When I got home, my meltdown was in full form. I know I freaked Z out, because she was looking at me strangely. After I calmed down and ate, I went to Urgent Care to get some antibiotics. 

As the antibiotics began working, and I slowly adjusted to a new office, new hours, new coworkers, new job, and new schedule for my family, I started to feel better. I really love the work. Z is in good hands. She loves her daycare and R picks her up early and they hang out every afternoon. I still wish I could somehow finagle my old hours, but that's not likely. After such an epic first day, I'm looking forward to a peaceful week.  

Thursday, September 5, 2013

Traveling with Tot

We’ve flown to Colorado twice and Houston once since Z was born. The first time we went to Colorado, Z was only 10 weeks old. She slept on the plane and didn’t make a peep the entire time. The people around us were surprised when we deplaned with an infant because she was so quiet. The second time we went to Colorado, Z was 9 ½ months old and mobile. She still did really well on the plane and stayed occupied by playing, reading, and eating snacks. I was afraid she’d want to get down and crawl around, but she didn’t. Our Houston trip was the weekend after that Colorado trip, and it was pretty much the same scenario on that plane ride.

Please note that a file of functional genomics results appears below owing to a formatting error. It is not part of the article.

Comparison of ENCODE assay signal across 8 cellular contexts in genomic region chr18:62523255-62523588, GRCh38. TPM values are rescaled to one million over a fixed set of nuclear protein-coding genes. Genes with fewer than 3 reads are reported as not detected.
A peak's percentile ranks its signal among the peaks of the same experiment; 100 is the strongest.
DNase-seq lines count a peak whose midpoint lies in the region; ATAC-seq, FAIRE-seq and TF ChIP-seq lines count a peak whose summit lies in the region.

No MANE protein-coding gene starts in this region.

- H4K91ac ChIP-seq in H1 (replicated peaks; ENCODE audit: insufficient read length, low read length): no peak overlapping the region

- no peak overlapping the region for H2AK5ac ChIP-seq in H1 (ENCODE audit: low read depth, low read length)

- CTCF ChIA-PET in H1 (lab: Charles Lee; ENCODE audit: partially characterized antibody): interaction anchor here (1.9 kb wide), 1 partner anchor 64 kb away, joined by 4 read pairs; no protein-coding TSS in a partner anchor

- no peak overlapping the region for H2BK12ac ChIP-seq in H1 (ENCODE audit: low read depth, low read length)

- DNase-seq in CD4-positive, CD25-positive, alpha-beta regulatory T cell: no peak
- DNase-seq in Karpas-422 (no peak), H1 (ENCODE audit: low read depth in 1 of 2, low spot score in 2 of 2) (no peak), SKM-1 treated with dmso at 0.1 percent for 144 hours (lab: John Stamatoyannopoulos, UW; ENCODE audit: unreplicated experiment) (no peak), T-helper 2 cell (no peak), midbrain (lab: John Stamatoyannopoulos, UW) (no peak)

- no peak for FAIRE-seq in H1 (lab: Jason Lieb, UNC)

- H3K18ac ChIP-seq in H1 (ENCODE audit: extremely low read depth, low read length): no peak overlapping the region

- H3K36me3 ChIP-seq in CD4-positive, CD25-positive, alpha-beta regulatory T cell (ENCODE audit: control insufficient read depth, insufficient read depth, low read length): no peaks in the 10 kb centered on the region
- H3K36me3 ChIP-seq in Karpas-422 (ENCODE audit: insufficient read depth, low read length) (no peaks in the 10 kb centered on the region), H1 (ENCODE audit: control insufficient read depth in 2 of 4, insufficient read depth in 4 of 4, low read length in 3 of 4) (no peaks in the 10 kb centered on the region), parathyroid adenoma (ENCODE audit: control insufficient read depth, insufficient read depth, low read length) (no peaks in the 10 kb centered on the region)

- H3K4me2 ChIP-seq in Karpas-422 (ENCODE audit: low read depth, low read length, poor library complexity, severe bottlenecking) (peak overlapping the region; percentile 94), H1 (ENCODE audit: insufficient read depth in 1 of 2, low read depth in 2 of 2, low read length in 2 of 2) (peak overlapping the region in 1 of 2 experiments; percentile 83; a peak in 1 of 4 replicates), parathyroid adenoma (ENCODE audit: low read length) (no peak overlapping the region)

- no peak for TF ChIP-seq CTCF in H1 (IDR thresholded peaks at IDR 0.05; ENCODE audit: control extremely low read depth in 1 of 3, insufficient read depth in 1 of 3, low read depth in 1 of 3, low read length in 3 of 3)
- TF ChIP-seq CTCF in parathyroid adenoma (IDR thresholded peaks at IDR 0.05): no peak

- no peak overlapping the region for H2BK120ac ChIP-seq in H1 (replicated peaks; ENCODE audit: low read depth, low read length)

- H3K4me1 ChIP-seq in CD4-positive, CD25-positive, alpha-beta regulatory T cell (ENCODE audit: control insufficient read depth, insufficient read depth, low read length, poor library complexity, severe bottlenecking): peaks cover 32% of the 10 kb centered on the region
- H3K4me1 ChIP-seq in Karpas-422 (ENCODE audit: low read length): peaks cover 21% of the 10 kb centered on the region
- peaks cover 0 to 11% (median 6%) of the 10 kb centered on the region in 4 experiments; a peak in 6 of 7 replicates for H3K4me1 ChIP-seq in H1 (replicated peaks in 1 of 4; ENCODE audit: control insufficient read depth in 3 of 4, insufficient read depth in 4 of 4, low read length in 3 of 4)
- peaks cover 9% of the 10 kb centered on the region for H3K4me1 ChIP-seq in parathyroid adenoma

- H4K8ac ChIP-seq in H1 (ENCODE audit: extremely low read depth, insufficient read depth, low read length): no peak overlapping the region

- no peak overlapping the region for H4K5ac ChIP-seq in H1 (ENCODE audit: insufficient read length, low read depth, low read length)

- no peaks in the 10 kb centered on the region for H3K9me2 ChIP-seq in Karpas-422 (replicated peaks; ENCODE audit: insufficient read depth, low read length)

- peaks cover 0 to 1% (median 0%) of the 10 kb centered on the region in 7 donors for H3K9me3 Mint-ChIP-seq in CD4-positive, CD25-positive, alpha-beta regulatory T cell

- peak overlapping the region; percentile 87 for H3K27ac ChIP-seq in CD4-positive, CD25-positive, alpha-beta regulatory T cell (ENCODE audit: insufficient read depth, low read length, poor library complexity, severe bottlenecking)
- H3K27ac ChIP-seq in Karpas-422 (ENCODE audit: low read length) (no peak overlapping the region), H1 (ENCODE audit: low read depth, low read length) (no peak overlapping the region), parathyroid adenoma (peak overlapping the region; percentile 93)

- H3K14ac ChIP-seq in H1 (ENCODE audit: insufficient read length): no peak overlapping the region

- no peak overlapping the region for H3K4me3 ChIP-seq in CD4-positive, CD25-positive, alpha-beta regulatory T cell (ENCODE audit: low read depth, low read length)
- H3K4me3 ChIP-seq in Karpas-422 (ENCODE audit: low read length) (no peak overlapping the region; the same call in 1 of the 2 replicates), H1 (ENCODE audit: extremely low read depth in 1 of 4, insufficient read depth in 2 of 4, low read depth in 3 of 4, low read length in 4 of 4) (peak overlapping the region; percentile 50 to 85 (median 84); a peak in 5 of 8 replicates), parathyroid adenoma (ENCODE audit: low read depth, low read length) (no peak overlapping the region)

Two weekends ago, we decided to take an impromptu trip to Chicago to get away for the weekend. Even though Z’s a laid back kid, I was a little nervous for the 4 ½ hour car ride. She did really well though! I made sure to bring a lot of toys, books, and snacks. We stopped a couple of times on the way up for pit stops. As a last resort against boredom, we turned on Ratatouille and Z zoned out.

This was our first family vacation with just the three of us. It was such a blast! We went to the Field Museum to see the Lascaux cave painting exhibit. I’ve written about this exhibit and the cave’s importance to art history before. It was an amazing exhibit, very well done, and R really liked the fact that the signage was written in both French and English; he felt it was respectful to the Lascaux cave heritage. We walked around Chicago a lot, visited Navy Pier, ate Chicago-style pizza, walked up and down Michigan Avenue, and walked along Lake Michigan.